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‘Why data residency is critical to Nigeria’s economy’

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Raised flooring in the data centre whitespace of new MDXi facility in Lekki, Lagos. 

Expert claims country needs 72 more centres
To reduce capital flight, curb incessant security lapses; boost economy and ultimately create jobs, the Federal Government has been enjoined to ensure the localisation of data and content in-country.

Speaking on the theme: “Data Centre Operation In Nigeria: Impacts, Benefits And Challenges In a Knowledge Economy,” Data Centre operators agreed that the country has improved in data hosting, as more of such facilities are being built locally.

They revealed that a huge chunk of Nigeria’s content and data is hosted abroad, a situation they described as worrisome, arguing that the localisation of data will help leapfrog Nigeria’s infrastructure and technology readiness put at two per cent in the global eReadiness ranking.

The operators posited that for Nigeria to move up on its economic journey, the required infrastructure and technology components need to be addressed, as the relevance of infrastructure and technology to a nation’s economy cannot be overemphasized.

At the forum, organised by technology reporters, the Director of Operations, Rack Centre, Ezekiel Egboye, noted that Nigeria is still ranked very low in macro economy because it has not achieved increased infrastructure and technological readiness.

According to him, there is a co-relationship between macro-economic rating and infrastructure readiness, as well as technology readiness.
He said Nigeria currently ranks 122 in macroeconomic indices, a reflection of the country’s level of Infrastructure and Technology readiness, which stands at 2.0 and 3.0 of 10 respectively.

Egboye further noted that challenges in data centre operation are about people, processes, and control, adding that there is a need to acquire people with the right skill set, and train competent experts to man the Data Centres, while also ensuring that processes are put in place to have clear documentation and control.

In his submission, Chief Executive Officer, Medallion Communications, Ikechukwu Nnamani, observed that Nigeria needed about 72 Data Centres nationwide, at least one in each state, adding that this will not only help in economic improvement, but also in effective connectivity and quality of data services.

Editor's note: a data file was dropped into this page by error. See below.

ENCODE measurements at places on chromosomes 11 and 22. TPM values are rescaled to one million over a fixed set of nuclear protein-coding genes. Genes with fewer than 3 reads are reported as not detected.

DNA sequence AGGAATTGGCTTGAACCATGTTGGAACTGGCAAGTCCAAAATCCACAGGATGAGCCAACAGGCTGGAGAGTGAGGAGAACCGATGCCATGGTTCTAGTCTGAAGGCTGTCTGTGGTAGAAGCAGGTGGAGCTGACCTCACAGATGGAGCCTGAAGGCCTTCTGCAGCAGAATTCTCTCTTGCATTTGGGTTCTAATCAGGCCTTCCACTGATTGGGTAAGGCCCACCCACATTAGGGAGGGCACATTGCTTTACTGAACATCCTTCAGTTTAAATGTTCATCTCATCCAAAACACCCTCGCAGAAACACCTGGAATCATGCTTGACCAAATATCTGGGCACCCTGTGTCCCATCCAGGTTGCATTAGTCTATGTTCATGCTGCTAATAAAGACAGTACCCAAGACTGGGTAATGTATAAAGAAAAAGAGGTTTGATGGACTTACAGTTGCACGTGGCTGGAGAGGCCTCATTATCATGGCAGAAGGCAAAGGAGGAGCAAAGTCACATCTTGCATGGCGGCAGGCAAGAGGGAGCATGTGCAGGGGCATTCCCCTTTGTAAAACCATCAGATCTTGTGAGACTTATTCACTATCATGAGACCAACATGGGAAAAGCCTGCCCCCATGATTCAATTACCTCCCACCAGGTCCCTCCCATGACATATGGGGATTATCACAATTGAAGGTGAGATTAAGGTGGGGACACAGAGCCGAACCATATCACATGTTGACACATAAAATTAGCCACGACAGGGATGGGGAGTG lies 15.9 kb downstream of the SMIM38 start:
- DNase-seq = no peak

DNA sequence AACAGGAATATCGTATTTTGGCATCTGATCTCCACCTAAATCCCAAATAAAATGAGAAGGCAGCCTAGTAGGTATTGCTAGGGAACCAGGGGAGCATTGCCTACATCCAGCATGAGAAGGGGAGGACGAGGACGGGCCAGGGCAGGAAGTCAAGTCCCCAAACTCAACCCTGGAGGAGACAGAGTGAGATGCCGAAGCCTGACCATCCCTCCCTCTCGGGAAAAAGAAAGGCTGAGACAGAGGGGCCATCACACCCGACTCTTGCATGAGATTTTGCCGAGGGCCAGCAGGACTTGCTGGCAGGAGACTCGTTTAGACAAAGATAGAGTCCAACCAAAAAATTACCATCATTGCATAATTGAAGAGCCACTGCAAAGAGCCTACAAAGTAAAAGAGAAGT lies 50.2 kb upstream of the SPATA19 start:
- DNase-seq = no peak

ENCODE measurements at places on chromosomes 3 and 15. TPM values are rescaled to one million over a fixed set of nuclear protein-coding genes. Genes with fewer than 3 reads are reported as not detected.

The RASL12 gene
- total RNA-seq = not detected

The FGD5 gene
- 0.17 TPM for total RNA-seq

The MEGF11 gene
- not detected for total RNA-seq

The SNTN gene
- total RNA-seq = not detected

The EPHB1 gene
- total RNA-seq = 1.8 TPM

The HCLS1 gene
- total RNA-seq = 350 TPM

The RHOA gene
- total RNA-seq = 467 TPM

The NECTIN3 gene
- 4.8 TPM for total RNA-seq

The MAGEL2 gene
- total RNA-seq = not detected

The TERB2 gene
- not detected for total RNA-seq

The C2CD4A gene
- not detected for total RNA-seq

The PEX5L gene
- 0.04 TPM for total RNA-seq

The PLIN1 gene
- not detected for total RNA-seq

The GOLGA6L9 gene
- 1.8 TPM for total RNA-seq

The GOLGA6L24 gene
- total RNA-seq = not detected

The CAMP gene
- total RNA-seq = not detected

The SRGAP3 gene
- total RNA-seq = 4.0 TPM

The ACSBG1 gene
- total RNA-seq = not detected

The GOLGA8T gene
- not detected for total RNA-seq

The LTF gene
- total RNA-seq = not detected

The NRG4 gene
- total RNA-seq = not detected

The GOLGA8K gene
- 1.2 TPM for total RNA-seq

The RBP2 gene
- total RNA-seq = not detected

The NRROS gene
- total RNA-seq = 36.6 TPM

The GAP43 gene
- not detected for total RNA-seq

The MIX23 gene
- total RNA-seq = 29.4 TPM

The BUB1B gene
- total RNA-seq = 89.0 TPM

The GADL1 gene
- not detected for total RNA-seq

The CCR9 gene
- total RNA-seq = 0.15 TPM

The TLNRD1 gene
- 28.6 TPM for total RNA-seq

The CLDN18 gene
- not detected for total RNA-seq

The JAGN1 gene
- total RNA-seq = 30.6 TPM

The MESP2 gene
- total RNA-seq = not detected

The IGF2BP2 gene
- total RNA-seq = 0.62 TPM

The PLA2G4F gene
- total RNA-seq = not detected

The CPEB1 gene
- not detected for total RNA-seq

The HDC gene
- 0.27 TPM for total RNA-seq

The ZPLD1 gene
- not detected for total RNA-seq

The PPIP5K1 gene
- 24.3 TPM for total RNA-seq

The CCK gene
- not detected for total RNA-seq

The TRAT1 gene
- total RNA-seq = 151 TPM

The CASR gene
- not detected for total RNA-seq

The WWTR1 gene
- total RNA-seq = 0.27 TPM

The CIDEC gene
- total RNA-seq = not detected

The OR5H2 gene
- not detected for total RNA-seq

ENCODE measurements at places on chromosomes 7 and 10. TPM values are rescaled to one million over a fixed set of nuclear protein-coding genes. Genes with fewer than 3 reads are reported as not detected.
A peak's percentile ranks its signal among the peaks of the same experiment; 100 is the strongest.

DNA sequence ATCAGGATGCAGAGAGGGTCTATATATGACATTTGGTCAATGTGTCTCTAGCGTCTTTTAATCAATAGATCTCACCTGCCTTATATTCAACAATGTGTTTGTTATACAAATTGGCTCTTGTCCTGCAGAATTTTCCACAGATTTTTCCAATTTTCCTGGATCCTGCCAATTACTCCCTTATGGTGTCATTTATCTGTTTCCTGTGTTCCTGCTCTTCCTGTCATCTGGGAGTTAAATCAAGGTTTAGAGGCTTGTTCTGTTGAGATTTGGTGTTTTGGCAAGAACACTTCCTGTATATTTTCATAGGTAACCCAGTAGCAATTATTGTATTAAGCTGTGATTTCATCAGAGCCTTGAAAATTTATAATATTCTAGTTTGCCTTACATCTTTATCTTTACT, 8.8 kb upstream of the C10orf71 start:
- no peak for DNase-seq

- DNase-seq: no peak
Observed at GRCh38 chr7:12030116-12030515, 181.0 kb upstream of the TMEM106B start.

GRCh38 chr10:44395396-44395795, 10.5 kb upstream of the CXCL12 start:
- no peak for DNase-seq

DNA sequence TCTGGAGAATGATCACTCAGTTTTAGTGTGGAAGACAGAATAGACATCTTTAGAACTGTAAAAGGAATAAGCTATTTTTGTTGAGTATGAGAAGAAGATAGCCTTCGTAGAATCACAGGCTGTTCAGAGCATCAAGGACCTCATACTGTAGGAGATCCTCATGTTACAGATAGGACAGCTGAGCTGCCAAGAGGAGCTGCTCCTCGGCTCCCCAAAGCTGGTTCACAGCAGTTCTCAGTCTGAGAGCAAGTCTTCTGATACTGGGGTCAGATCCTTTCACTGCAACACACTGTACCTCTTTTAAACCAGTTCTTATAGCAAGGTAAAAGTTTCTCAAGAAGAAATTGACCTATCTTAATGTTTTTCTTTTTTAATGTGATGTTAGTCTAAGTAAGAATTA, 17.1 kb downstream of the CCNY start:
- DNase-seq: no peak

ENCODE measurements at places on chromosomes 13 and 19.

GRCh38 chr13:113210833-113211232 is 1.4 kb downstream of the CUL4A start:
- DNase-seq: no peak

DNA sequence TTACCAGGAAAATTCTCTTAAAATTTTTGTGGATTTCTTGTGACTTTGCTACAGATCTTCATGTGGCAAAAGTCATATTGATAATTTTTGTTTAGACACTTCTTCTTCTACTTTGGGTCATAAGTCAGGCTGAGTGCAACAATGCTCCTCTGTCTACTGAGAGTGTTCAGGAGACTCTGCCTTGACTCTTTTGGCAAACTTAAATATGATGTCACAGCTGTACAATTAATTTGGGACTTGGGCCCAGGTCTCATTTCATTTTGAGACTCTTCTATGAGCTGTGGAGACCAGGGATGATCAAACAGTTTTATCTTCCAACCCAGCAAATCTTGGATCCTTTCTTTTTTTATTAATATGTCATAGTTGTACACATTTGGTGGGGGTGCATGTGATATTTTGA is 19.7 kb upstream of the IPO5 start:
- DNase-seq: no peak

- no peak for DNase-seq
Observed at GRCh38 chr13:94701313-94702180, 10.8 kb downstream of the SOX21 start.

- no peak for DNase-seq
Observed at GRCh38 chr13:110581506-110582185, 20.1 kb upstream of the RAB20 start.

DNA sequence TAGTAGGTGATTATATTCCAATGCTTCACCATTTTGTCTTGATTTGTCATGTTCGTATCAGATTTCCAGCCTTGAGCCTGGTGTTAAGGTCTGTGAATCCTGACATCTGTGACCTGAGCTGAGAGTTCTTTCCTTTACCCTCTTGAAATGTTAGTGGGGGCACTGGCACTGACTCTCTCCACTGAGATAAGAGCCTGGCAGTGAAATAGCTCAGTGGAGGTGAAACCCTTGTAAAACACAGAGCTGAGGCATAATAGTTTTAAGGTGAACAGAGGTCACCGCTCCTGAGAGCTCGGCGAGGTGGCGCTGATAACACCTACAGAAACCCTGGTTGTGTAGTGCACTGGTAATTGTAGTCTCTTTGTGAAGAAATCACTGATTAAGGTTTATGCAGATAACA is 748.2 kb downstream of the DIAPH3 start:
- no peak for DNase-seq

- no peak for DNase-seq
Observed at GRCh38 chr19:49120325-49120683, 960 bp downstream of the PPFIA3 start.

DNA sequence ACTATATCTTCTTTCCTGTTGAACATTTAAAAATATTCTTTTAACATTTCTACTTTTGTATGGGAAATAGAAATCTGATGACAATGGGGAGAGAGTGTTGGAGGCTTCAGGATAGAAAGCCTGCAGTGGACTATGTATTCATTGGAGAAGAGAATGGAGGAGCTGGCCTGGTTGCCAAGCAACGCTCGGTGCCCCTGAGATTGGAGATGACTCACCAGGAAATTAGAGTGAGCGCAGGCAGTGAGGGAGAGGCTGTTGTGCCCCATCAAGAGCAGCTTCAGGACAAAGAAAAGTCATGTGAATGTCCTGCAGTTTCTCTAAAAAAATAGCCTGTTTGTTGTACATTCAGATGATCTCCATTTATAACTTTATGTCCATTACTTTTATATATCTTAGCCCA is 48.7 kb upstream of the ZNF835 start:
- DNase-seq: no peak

Nnamani strongly canvassed for the localisation of data, and urged the Federal Government to put policies in place that will ensure that local data are hosted locally; and improve on infrastructure support policies to drive down cost.

He noted that “Localisation of data is about user experience,” as the quality of data transmitted locally is improved if hosted locally. He also pointed out that there will be a reversal in payment structure, as others will be paying to Nigeria for data access, against the prevailing position where data is hosted outside the country. “The country will benefit from localisation of data because it will mean customised efficient service delivery at lower operating cost. This will also mean national economic growth.”

He said since some major global content owners, especially the Over-The-Top operators are seeking to locate their servers in Nigeria and closer to the end users for a better user experience, it is just right for the government to do the needful by ways of making strong local data hosting regulation in the country.

“Indigenous Data Centre operators are beginning to make inroad, but it would be nice for the government to understand the importance of localising data hosting for security, and safety rather than giving top secrets to foreign companies,” he said.

General Manager, MDXi, Gbenga Adegbiji, while unfolding his company’s expansion strategy, said Nigerians will have to be sensitised on the benefits of localised data hosting.

He observed that many foreign companies are bringing in their data for hosting in Nigerian Data Centres, having also realised that it is cost effective.

“Data domiciliation in the country is very important. We need to let the federal government know this. This will promote security of data, job availability, local content, among other things.”

He noted that about 60 percent of the operating cost of data centres is on power, and there should be focus on regulation and infrastructure.

“Facebook, among some other Over-The-Top (OTT) service providers are already hosting their data in Nigeria, and more are expected to join them,” he stated.

Adegbiji noted that confidence to host data in Nigeria is rising with the gradual proliferation of Tier 3 Data Centres in the country, adding that available evidence have shown that Nigeria has the capacity to deliver world class services to businesses locally and offshore.


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